Edward I

Oh woe, my toe!

Today’s post is about an ailment, namely gout. Why? Because I discovered some months ago that Edward I, a larger-than-life presence in my upcoming rlease, apparently suffered from this disease. Now, In Sweden gout has pejoratively been known as “portvinstå” – portwinetoe – and was assumed to afflict only very sedentary, very rich, somewhat obese, […]

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A slow march into permanent night – of a queen’s death

I have previously written about Eleanor of Castile, but in that post I focussed on the children she birthed. And lost. She lost most of them, unfortunate woman that she was. This post is about her last few years—mainly because that’s where I’ve been spending time with her, as my latest novel is set 1287-1290,

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What is in a name? A desire to rebel?

One of the huge benefits of writing historical fiction is all the tangential little research excursions. In my upcoming release, Her Castilian Heart, I needed a location for dire deeds. I knew roughly what I wanted—an abandoned, ruined castle—but in 1289, not all that many medieval castles were abandoned or ruined as they were still

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A softer approach – or when Edward I did his peace dove act

Edward I of England is one of those historical characters that tend to inspire a lot of ambivalence. This man, who chose to have “Hammer of the Scots” inscribed on his tomb was many things: dutiful son, loving husband, harsh conqueror, efficient ruler, capable warrior, devout Crusader, ruthless when he felt wronged—and once upon a

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Woe, the unloved wife – of Joan of Bar and her not-so-loving hubby, John de Warenne

In a previous post, I wrote about Eleanor, eldest surviving daughter of Edward I and his wife, Eleanor of Castile. That poor lady was destined for a short life, but she lived long enough to marry and have two children, one born in 1295 or so, the second born a year later. When Eleanor died,

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My new book! Welcome Robert and his fiery Castilian hawk!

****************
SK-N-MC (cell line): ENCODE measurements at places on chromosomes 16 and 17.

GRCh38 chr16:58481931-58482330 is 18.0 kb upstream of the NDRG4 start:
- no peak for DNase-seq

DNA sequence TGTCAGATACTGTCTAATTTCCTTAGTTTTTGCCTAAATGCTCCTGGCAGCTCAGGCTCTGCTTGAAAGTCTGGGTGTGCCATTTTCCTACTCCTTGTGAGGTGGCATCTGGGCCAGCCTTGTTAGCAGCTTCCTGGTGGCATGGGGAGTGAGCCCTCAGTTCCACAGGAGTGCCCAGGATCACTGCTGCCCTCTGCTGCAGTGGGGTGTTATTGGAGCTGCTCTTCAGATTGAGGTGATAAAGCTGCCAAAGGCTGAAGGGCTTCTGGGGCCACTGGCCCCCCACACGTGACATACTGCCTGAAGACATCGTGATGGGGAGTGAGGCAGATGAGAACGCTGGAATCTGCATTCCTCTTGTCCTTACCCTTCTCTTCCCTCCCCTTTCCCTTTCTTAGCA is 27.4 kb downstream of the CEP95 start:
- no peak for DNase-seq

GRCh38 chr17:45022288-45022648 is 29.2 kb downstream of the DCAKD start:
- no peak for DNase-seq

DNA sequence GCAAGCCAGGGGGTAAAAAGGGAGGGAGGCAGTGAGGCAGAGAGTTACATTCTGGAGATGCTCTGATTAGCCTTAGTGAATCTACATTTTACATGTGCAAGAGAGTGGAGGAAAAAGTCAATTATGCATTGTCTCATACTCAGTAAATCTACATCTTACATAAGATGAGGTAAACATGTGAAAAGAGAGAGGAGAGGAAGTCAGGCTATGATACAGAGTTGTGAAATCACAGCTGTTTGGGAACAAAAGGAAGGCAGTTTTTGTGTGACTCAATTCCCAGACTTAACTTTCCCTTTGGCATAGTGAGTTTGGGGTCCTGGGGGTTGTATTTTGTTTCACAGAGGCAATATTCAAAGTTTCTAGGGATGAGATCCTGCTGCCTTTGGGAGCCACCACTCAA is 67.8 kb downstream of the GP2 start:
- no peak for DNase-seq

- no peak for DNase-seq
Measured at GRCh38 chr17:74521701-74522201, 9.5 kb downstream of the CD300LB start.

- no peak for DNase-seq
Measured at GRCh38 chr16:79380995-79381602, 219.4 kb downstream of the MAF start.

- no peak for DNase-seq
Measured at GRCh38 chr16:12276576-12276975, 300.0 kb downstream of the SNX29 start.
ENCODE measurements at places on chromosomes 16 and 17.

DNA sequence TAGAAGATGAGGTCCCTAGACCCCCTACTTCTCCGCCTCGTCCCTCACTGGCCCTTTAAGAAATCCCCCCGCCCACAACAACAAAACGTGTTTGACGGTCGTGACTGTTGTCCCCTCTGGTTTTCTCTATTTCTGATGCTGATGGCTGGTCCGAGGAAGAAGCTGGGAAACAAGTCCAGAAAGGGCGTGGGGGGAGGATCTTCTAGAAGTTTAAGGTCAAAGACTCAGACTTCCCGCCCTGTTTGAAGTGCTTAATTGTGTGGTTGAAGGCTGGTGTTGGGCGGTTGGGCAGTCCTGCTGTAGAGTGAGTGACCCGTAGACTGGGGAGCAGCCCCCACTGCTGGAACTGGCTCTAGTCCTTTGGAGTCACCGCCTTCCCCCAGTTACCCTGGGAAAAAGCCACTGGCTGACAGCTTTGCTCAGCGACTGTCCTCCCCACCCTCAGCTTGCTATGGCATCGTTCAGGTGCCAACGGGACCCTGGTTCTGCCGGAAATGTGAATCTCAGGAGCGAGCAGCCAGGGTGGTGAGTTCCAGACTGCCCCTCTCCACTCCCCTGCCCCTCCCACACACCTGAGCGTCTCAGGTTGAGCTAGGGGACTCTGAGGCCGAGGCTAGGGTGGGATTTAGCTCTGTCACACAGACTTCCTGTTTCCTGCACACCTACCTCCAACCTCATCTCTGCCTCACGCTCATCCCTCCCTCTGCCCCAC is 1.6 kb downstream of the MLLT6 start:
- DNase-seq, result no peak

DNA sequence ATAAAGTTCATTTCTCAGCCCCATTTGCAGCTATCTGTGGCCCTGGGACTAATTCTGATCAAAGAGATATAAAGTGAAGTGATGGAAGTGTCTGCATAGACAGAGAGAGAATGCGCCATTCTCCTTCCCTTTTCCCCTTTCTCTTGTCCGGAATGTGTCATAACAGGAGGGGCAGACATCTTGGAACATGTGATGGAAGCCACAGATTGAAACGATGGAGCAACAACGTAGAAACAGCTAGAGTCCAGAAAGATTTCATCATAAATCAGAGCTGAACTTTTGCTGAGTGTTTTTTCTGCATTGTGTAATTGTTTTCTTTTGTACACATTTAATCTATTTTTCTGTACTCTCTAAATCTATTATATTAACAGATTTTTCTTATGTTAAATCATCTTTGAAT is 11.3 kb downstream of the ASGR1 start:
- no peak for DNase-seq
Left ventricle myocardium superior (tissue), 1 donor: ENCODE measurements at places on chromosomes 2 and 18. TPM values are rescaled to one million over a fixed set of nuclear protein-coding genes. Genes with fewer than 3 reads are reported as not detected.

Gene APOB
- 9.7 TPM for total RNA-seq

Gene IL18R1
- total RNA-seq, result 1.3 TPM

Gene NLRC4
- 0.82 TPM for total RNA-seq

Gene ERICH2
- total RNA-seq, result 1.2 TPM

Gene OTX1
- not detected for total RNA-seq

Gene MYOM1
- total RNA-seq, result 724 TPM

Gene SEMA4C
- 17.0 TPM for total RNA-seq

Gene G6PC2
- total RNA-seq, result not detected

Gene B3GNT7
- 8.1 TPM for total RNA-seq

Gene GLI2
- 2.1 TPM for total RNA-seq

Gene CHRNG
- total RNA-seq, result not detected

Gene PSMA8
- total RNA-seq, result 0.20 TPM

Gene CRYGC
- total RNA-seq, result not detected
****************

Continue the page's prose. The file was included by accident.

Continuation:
If I were to collect all the tears I’ve shed as I’ve read one more tragic depiction after the other of the sad fate of the last Welsh princes and their families, I’d likely have a bath tub full. Welsh princes? some of you query. After all, there were many Welsh princes back then, not

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The queen that never was

In 1269, Eleanor of Castile gave birth to a little girl, named after her mother. At the time, Eleanor was some years shy of thirty years, had been married to Edward of England for fifteen years and had, so far, been brought to bed of six children that we know of. Three of those were

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The mouse that squeaked – or the story of a VERY short siege

There’s something about sieges, isn’t there? An encircled fortress—or city—and it is all one long waiting game as the cat outside wonders just how long the mouse will stay in its hole before lack of food and water forces it to venture beyond the safety of its walled haven. Mind you, I don’t think the

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When the Welsh underdog bites

In 1283, the last true Prince of Wales, Dafydd ap Gruffud, was hauled up the gallows in Shrewsbury and subjected to the horrifying ordeal of being hanged, drawn and quartered. Whether he died bravely or not we do not know. Personally, I think it is unlikely any human being can be subjected to such cruelty

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He had it all – and lost it

Some weeks ago I wrote about the very tragic life of Elisabeth de Ferrers who lost husband and all her children in the aftermath of Edward I’s conquest of Wales. In passing, I mentioned that Elizabeth had a rather unsavoury brother, and today’s post is about him, the brother. Should one write a short epitaph

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